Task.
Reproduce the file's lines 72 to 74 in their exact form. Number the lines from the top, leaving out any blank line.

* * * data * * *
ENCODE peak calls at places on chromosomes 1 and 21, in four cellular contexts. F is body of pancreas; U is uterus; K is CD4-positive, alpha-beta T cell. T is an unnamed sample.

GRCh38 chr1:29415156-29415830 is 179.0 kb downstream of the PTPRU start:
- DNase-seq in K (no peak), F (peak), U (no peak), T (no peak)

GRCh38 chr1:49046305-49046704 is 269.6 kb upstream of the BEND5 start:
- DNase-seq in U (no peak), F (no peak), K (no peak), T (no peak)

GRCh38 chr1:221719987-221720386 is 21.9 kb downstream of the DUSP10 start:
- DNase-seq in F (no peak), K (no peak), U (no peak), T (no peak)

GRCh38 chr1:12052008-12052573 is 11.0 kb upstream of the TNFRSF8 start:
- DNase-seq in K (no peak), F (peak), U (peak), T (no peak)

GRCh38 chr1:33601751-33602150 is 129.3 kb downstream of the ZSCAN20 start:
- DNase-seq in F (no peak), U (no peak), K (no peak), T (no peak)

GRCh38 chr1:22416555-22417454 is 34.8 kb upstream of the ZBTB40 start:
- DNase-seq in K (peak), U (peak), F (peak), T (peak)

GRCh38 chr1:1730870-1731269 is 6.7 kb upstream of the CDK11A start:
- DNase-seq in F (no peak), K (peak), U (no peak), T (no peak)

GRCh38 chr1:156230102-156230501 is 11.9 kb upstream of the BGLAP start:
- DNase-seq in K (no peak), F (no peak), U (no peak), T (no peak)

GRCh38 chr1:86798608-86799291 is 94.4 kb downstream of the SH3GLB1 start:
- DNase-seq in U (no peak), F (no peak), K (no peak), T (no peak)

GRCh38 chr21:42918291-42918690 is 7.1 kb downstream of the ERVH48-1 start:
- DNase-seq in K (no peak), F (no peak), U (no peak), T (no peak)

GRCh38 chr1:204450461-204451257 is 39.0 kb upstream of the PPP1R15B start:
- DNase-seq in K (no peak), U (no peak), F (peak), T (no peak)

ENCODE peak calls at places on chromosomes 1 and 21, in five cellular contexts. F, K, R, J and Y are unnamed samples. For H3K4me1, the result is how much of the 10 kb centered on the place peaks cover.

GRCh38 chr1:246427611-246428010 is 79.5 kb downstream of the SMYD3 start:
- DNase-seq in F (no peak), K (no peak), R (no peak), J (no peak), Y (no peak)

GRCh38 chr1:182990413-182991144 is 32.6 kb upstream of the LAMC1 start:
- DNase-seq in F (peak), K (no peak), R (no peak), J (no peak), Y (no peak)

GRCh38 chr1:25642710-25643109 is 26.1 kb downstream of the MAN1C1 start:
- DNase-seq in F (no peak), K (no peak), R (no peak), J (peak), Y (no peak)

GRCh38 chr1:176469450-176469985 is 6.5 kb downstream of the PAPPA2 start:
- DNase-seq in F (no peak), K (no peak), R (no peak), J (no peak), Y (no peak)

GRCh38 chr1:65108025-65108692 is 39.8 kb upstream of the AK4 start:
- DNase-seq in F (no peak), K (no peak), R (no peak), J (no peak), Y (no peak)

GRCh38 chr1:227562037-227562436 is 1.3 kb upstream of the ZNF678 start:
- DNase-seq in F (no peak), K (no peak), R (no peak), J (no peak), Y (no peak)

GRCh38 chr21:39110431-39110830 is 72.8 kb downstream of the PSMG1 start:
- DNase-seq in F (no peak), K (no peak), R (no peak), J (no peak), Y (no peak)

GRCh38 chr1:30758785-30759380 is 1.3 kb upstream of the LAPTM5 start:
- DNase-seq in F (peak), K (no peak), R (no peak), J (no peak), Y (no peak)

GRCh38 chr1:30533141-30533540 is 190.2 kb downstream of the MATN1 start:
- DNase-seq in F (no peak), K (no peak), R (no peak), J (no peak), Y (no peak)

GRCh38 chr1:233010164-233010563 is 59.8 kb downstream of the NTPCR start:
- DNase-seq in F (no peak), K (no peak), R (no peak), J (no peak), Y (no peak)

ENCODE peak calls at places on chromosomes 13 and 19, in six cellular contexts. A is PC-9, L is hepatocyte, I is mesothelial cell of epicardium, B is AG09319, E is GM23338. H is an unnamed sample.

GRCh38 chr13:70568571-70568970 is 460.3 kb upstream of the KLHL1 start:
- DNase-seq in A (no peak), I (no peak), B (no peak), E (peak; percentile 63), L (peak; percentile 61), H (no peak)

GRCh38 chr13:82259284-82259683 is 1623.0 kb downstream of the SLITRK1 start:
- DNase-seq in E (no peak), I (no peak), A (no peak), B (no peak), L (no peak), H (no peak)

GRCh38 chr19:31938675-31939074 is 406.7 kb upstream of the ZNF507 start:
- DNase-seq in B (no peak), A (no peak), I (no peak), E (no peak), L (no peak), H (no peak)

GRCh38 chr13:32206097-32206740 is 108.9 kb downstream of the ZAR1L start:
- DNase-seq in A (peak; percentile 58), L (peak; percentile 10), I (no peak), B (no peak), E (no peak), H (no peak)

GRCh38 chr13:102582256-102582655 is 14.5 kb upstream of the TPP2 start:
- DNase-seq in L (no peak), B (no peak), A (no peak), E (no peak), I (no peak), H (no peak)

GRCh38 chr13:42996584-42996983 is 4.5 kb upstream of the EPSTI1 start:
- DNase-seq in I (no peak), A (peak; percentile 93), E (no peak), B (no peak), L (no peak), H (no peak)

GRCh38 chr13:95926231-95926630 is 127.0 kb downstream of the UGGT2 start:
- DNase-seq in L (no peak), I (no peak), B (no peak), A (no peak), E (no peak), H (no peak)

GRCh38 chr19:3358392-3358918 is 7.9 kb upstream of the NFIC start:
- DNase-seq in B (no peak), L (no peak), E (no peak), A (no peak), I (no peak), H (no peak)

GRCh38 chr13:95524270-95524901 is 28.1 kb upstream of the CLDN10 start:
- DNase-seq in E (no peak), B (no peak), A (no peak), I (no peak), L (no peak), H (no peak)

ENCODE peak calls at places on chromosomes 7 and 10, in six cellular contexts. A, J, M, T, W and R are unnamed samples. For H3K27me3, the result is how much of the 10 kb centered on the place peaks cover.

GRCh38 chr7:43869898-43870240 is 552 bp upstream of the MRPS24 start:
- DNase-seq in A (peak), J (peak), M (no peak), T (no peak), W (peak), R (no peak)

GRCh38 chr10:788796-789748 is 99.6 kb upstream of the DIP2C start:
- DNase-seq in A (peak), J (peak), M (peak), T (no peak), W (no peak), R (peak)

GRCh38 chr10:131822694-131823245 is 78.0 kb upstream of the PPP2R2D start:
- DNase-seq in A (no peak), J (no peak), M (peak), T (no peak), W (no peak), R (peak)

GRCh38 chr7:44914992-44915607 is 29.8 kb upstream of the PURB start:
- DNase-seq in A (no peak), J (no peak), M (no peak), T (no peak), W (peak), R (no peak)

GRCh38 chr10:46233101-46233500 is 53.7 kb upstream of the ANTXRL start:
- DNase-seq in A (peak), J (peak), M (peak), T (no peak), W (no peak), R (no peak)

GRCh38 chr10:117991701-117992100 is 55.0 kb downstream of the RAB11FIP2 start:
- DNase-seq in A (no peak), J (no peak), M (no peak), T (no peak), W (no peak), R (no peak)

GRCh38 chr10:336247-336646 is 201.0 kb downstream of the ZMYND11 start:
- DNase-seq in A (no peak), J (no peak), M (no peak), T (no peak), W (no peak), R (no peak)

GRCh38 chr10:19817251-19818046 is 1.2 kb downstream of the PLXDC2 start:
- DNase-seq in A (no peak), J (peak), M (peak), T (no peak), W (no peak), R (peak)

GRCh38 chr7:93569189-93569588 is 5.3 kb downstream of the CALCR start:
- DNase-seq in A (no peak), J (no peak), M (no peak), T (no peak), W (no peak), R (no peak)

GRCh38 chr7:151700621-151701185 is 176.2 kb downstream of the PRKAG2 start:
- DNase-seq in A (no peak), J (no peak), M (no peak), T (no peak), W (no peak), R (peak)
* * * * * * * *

- DNase-seq in A (no peak), J (no peak), M (no peak), T (no peak), W (peak), R (no peak)

GRCh38 chr10:46233101-46233500 is 53.7 kb upstream of the ANTXRL start:
- DNase-seq in A (peak), J (peak), M (peak), T (no peak), W (no peak), R (no peak)